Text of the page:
Just how much water does Mexico's mining industry consume?

Bnamericas Published: Thursday, December 22, 2022

Mexico's President Andrés Manuel López Obrador (AMLO) has repeatedly accused the mining industry of being one of the country's biggest water consumers, and has used this line of attack to justify not granting miners any concessions during his four years in power. 

"That's why we [also] haven't approved fracking, like in other parts – because of the excessive use of water .... And we haven't given out any mining concession since we've been governing because they're abusers," AMLO said in an August press conference.

But data from water regulator Conagua does not back up the president's rhetoric.

Conagua's water rights registry shows that 75% of water extracted under concessions in 2021 was done so by the agricultural sector, followed by public supply (15%) and the electric power industry (4.5%), excluding hydroelectric generation. The remaining 5.2% was distributed among the entire industrial sector, including the mining industry.

Going into more detail, in its 2022 sustainability report, Mexican mining chamber Camimex said mining only accounted for 0.35% of total national water consumption.

“Any other industry consumes more water than us,” Luis Humberto Vázquez, president of Mexico’s mining engineers, metallurgists and geologists association (AIMMGM), told BNamericas.  

"Consumption of water by mines doesn’t even reach 1% of total water, according to data from everyone and from Conagua itself, where they say that almost 80% of water is used by the agricultural industry."

However, he admitted that mining could not be ignored in terms of overconsumption of available water because there is often water stress in the remote areas where mining companies frequently operate.

“You can't consume water if people don't have water. We have to see how we can help them have water and they can help us. I can assure you that the regulations and standards that we have for consumption of water are very strict. We recirculate 100% of the water .... We almost try not to consume freshwater,” he said.


The Camimex report states that the Mexican mining-metallurgical sector complies with five general environmental laws, including the national water law; five technical specifications and parameters established in official Mexican standards, including one for hazardous waste and wastewater discharges; and five other regulations applicable exclusively to the sector, including for tailings dams, leaching of gold, silver and copper, and mine waste management plans.

Mario Hernández, KPMG's lead corporate tax partner in Mexico, told BNamericas that "mining uses large amounts [of water] and it is polluted by the chemicals it uses. The downside is that much of the water it uses cannot be returned for use.”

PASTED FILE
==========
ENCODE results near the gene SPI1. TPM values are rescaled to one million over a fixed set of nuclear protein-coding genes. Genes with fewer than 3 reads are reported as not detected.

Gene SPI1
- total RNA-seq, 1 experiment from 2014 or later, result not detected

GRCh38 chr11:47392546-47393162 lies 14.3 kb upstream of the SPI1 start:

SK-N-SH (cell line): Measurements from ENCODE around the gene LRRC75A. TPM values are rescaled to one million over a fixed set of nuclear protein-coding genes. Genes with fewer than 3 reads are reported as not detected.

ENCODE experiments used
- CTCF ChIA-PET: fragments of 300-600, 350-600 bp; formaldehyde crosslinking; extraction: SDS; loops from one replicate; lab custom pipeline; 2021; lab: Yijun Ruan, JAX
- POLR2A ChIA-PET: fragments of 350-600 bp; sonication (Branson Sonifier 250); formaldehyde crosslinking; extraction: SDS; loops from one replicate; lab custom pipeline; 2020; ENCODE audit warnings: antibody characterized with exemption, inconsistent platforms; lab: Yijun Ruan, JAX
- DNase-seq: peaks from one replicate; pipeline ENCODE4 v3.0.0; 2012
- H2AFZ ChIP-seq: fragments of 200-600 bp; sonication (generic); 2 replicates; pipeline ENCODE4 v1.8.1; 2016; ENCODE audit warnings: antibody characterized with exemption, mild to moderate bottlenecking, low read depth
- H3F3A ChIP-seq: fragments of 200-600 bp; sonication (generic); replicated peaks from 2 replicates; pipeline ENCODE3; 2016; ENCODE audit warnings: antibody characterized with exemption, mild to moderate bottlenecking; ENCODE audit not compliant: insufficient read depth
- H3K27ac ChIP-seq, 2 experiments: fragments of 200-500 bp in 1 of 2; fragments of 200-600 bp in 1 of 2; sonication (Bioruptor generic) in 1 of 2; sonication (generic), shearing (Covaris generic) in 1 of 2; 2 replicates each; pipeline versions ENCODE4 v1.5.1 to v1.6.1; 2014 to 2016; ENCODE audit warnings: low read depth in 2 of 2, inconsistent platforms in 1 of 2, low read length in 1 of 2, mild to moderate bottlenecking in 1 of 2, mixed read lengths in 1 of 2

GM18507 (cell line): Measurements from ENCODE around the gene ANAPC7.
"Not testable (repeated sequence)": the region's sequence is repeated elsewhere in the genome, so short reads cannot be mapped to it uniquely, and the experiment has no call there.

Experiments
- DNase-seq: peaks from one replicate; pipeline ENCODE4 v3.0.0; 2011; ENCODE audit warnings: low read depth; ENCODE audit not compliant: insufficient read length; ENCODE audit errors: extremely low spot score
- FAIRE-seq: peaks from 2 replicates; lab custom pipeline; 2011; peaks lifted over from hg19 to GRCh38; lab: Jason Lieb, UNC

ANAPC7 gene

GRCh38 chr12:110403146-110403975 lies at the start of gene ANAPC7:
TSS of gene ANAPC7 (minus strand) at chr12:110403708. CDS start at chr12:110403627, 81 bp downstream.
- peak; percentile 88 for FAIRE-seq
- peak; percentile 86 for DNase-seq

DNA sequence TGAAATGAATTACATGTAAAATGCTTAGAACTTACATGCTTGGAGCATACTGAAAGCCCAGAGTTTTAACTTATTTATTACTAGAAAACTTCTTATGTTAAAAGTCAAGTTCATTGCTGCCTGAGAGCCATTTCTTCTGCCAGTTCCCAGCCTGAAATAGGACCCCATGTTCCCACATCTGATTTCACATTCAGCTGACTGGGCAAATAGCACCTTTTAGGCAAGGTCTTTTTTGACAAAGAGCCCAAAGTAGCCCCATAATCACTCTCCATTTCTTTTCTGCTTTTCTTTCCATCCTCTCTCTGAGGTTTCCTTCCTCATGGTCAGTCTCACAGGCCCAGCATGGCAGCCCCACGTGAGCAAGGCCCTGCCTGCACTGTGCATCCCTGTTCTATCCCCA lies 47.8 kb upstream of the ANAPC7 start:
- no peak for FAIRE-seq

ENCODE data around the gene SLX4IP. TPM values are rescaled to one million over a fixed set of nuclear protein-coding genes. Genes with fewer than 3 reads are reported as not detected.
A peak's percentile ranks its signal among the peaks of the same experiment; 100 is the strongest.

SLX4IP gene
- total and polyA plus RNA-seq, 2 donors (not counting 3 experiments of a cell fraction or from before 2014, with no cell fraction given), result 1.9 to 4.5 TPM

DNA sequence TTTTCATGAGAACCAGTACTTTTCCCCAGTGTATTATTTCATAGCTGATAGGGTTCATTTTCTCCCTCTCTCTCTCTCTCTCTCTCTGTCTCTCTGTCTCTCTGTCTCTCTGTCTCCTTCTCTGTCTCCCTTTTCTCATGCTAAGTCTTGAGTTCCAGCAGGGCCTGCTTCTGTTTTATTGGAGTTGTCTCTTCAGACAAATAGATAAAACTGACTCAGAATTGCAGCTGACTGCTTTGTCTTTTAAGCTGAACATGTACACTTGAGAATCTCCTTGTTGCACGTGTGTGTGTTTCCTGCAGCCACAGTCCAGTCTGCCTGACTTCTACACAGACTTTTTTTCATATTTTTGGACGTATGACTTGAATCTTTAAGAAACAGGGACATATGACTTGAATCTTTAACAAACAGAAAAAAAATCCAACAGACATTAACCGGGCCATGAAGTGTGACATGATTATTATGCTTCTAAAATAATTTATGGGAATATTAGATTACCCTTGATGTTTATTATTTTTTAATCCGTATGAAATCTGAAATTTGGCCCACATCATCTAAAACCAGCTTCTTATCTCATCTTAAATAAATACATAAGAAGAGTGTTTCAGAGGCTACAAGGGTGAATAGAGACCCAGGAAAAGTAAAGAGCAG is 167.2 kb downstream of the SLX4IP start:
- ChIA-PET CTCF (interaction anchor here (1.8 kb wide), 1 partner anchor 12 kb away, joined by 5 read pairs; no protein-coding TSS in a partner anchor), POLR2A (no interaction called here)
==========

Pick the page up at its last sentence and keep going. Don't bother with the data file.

However, Camimex explains that, for this reason mining companies are taking steps to reduce consumption of first-use water through strict controls and by upping the use of treated wastewater in their operations. Companies affiliated to Camimex now operate some 70 wastewater treatment plants, according to its 2022 report.

Water is essential for the mining-metallurgical industry because it is used to process minerals, for chemical reactions, cooling industrial equipment, control and prevention of emissions (dust suppression), and transportation of tailings, among other things.

Independent mining and environmental consultant, Paloma García, said it was "a myth" that the mining sector is a "big consumer" of water, because, although it is vital for operations, it is a costly input.

"You have to pay per cubic meter and mining is in the north, where there is drought, where water is more expensive and they have chosen to use science and technology – closed circuits with little evaporation and constant reuse of water," the consultant told BNamericas.

In 2021, more than 5Mm3 of water was recirculated by miner Industrias Peñoles through its water efficiency project, while Minera Media Luna reduced consumption of first-use water in its operations by collecting and using rainwater, according to Camimex.

"Water is an issue that is fairly well addressed and it's used very responsibly by the mining sector," added García.


AMLO was asked at a press conference a few months ago, whether Conagua would stop granting concessions to companies in states that are suffering from drought.

"In some cases. For example, mining – everything that involves. That’s why we haven’t authorized fracking, like in other places, due to its excessive use of water ... and we haven’t awarded any mining concessions since we’ve been in government, because they’ve abused it," López Obrador said.

“The problem will never be solved if they’re going to continue granting concessions left and right. You have to think that it’s not just capital that’s important. The labor force is important and water is important in a productive process, like gas, but not merely capital," the president added.

Conagua is responsible for approving concessions or permits to use water for each mining operation, in accordance with the current legal framework. These permits are issued based on the availability of water in the area where a project is located.

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